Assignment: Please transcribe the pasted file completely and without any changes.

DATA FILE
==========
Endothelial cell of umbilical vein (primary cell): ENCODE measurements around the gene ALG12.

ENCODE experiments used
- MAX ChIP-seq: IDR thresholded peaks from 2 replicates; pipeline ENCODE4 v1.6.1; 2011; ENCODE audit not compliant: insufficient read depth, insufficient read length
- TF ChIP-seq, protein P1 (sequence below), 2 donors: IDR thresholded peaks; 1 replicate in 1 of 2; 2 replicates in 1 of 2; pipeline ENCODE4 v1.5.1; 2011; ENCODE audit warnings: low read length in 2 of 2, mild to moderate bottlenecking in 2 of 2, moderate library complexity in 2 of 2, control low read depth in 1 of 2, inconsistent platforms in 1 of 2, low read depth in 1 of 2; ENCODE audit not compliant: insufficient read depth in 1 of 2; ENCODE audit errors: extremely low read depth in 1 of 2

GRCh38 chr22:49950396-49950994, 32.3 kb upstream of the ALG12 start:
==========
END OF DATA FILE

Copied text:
Endothelial cell of umbilical vein (primary cell): ENCODE measurements around the gene ALG12.

ENCODE experiments used
- MAX ChIP-seq: IDR thresholded peaks from 2 replicates; pipeline ENCODE4 v1.6.1; 2011; ENCODE audit not compliant: insufficient read depth, insufficient read length
- TF ChIP-seq, protein P1 (sequence below), 2 donors: IDR thresholded peaks; 1 replicate in 1 of 2; 2 replicates in 1 of 2; pipeline ENCODE4 v1.5.1; 2011; ENCODE audit warnings: low read length in 2 of 2, mild to moderate bottlenecking in 2 of 2, moderate library complexity in 2 of 2, control low read depth in 1 of 2, inconsistent platforms in 1 of 2, low read depth in 1 of 2; ENCODE audit not compliant: insufficient read depth in 1 of 2; ENCODE audit errors: extremely low read depth in 1 of 2

GRCh38 chr22:49950396-49950994, 32.3 kb upstream of the ALG12 start: